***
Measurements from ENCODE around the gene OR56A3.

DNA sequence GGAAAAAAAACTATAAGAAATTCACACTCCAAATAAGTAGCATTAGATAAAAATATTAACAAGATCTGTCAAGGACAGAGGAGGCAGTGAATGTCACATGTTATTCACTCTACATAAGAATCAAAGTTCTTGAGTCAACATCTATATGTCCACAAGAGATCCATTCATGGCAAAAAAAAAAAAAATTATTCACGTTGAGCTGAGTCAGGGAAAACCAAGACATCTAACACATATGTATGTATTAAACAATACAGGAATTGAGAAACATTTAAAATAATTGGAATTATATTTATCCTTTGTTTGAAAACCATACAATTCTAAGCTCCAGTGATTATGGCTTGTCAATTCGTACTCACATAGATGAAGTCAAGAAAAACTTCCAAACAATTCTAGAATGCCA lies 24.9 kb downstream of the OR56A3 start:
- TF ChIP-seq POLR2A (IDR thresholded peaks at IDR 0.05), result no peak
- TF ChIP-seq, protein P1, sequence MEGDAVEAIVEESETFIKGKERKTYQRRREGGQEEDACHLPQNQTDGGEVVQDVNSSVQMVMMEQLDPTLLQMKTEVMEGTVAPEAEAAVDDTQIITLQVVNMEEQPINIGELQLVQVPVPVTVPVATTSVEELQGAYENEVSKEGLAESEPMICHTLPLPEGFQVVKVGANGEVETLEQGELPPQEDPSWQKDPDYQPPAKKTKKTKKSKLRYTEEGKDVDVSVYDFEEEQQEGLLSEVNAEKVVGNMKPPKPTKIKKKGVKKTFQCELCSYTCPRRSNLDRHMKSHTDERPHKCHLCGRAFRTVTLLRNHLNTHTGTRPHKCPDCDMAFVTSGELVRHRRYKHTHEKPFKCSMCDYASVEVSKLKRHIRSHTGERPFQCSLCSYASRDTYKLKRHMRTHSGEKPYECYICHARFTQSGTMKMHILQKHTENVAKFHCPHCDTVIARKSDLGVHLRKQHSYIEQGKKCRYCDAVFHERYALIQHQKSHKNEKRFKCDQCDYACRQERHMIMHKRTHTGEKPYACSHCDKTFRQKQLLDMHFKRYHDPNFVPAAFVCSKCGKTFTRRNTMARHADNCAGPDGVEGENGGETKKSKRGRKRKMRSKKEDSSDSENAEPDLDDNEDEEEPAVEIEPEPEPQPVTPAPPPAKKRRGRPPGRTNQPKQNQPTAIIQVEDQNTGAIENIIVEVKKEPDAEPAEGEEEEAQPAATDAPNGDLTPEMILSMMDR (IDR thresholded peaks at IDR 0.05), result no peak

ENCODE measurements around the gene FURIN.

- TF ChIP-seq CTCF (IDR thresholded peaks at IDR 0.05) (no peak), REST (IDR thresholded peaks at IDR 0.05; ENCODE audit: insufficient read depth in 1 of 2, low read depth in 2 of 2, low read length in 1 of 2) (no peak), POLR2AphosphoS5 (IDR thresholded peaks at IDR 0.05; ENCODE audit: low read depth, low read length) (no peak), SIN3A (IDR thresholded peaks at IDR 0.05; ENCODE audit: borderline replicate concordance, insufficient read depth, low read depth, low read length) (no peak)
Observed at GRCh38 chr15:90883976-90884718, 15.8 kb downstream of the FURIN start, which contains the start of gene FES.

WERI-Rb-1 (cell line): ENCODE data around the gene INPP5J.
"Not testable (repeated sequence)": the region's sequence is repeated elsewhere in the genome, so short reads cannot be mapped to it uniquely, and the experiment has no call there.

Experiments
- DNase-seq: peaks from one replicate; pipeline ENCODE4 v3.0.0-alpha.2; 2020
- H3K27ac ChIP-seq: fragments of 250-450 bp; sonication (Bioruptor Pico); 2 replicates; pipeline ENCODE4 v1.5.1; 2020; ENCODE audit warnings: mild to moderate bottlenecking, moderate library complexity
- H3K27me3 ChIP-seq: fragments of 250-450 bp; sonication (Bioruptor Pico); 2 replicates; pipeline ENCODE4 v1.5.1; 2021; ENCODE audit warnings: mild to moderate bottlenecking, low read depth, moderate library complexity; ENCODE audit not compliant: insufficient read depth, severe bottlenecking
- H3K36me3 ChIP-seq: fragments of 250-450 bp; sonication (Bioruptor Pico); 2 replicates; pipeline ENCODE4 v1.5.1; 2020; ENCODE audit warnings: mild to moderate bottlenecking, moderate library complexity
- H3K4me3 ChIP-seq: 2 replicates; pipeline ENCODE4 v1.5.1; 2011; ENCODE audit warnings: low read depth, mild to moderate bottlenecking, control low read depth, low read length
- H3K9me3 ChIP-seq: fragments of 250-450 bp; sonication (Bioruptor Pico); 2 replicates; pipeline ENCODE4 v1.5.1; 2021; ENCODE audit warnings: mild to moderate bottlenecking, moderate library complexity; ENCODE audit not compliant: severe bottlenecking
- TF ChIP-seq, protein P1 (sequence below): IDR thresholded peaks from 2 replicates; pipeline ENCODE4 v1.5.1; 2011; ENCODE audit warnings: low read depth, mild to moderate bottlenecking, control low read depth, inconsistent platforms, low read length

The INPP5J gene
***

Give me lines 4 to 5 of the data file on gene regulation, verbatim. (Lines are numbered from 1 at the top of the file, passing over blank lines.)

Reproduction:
- TF ChIP-seq, protein P1, sequence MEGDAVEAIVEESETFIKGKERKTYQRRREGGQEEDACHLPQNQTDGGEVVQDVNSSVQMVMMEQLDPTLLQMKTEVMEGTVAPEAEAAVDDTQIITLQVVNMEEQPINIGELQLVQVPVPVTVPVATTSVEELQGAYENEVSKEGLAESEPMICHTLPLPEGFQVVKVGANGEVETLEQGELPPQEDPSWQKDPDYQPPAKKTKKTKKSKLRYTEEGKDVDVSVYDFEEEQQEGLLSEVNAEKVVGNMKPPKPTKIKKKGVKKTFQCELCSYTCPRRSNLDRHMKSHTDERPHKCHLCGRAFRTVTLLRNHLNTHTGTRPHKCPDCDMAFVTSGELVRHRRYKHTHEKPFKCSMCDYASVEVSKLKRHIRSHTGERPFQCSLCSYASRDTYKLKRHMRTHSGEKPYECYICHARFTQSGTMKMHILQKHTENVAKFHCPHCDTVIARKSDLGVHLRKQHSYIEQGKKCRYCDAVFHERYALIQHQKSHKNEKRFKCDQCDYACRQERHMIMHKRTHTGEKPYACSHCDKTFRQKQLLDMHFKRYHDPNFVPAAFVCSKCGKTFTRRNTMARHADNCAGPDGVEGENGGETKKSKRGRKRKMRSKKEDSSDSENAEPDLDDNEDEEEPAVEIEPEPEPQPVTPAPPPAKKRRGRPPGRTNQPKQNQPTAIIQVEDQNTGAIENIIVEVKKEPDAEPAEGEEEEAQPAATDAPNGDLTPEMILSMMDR (IDR thresholded peaks at IDR 0.05), result no peak

ENCODE measurements around the gene FURIN.